When Instagram launched, everybody decided 'Oh, I love all this attention, I love all the comments and all that stuff, so I'm going to open my own Instagram.' So all these guys I was shooting, kind of molding this really wonderful, mysterious visual with them, it all just went away. They started doing their own stuff, and I think they didn't really understand that with Instagram more than a blog — in a blog you had to post a lot, especially if you were making any money from ads, you had to post a lot more, because it was based on clicks and page views and all that. With Instagram, it's different — you don't have to post so much, you can be more mysterious. I post much less now that I did when I had a blog.
And so these guys, I think a lot of them don't really understand that, so they post a lot. And sometimes the stuff looks good and sometimes it doesn't, and it kind of kills a lot of the mystery. And same thing with a lot of the photographers — they get paid on how many shots they do, how many shots they turn in. So once these guys get kind of well known, they're taking a picture of 'X Guy,' and not trying to take a picture of a guy with great style. Because 'That's a picture of so-and-so, and I can sell that — it doesn't matter how he looks.' But nobody looks great everyday, and so it was really kind of killing the mystery, but to them it was just a photograph, and a photograph they can sell. So there were too many images.
And when you look online at magazines, who's editing these things [the photographs]? I know from speaking to other photographer — they [the editors] want 50 or 60 images a day, but when you go to a fashion event, that doesn't mean there are going to be 50 or 60 people who look great. So I think both with the websites and with Instagram, it's that need for more that's really killing it, and the lack of editing. It's not even necessarily that the photographs look good or bad, it's just a lack of editing.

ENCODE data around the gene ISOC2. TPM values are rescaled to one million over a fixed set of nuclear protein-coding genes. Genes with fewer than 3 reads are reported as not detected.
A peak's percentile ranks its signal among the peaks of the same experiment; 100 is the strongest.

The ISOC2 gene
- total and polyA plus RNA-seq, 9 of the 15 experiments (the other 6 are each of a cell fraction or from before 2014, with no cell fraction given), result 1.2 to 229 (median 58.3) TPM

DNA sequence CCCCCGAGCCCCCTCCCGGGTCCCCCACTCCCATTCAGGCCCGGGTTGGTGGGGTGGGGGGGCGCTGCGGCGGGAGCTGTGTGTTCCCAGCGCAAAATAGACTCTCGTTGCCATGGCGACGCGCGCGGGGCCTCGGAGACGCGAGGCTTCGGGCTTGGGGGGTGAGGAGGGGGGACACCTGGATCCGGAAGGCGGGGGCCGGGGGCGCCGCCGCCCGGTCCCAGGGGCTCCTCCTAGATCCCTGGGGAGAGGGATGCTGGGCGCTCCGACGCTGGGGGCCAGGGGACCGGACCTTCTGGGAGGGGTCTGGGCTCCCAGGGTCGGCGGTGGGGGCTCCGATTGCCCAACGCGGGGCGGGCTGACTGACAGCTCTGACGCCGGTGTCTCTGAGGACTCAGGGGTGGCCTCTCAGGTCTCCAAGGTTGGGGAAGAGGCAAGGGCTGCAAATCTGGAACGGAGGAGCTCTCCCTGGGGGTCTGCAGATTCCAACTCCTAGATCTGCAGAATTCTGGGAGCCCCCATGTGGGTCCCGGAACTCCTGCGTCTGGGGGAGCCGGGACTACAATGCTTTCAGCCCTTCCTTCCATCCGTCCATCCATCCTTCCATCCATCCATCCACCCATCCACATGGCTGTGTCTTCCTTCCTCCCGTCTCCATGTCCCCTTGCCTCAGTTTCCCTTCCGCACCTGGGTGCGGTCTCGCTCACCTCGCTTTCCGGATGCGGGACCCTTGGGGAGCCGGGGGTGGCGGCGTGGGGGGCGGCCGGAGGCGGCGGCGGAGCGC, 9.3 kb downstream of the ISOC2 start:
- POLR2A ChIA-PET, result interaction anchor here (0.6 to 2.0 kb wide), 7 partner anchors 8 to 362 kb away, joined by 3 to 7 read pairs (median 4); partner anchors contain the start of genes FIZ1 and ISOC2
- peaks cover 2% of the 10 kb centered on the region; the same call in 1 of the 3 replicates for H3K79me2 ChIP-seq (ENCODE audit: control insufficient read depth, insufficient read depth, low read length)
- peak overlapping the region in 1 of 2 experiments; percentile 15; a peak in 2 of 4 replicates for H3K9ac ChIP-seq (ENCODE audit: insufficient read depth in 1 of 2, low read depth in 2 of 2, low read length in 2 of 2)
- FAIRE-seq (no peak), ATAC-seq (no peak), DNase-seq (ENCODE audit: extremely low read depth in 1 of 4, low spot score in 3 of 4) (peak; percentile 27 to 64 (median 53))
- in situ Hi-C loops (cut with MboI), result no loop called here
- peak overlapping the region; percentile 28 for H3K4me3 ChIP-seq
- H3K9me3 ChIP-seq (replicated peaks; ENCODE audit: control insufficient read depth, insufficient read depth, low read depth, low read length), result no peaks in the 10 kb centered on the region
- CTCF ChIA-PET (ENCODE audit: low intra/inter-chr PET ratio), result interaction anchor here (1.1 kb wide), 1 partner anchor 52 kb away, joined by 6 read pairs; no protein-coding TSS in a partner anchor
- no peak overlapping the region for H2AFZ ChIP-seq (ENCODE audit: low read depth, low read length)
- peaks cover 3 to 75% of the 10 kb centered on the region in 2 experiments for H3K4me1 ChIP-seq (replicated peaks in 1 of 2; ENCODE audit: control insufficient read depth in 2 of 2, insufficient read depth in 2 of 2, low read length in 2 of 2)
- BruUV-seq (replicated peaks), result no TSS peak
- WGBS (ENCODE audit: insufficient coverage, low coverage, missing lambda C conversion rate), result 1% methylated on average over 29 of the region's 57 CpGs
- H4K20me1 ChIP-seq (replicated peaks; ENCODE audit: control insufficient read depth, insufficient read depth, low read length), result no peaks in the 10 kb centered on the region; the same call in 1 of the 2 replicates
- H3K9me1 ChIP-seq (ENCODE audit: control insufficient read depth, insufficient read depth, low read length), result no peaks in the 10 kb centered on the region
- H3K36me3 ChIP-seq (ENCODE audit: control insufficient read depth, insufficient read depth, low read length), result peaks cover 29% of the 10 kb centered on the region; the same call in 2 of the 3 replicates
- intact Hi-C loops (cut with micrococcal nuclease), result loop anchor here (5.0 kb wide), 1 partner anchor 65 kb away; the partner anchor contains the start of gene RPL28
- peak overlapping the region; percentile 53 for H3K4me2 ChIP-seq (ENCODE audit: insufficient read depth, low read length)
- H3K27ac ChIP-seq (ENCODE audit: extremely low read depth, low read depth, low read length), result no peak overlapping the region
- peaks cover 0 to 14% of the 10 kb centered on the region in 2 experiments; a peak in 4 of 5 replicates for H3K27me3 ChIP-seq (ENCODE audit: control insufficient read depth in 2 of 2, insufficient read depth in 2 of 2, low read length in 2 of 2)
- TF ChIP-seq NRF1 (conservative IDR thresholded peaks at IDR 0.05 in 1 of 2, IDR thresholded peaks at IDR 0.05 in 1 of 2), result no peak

You've traveled extensively to photograph fashion and menswear, and your last book took you to India. How did that country become such a source of fascination for you?
I had done three books. I love doing books, but I didn't want to do a fourth one that was just going to be the same thing. The first three books, I really traveled all over the world and showed the compare and contrast between different places. So for the fourth book, I wanted to do something that focused on one place, and kind of compare and contrast within one place. And there were three options — three places that I thought still have such a wide variety in the way people live: India, Africa, or South America. Where you have people who in every way look just as cool and have just as great fashion as in New York or Milan or Paris, but that also lead a very simple life.
And I was also getting a chance to go out and shoot like Steve McCurry and Cartier-Bresson and challenge myself to shoot in a different way, to see things in a different way and to make my catalog more diverse. I guess maybe I talked to Steve a little bit. I've gotten to know Steve and so I asked him his point of view. He said that because I hadn't really shot that in-depth in any one particular place, he said India was the safest place, if you were gonna do a big study like that. So that sounded good, and it was also kind of far away. Africa still has a lot of European influence because it's so close, but India is totally different.
So I loved being able to focus on this new place — I didn't know very much about it, so it was going to be a great learning experience for me. And I wasn't 100 percent sure I'd be able to do it the way I wanted to do it because I wanted to shoot tribal, I also wanted to shoot very simple, and also kind of high-end — people who live a kind of very dramatic lifestyle because India's such a growing economy. And I looked for books that had done something like that and was very happy that I didn't find one, one that showed not only a very simple way of life but also the growing youth culture and the growing middle class.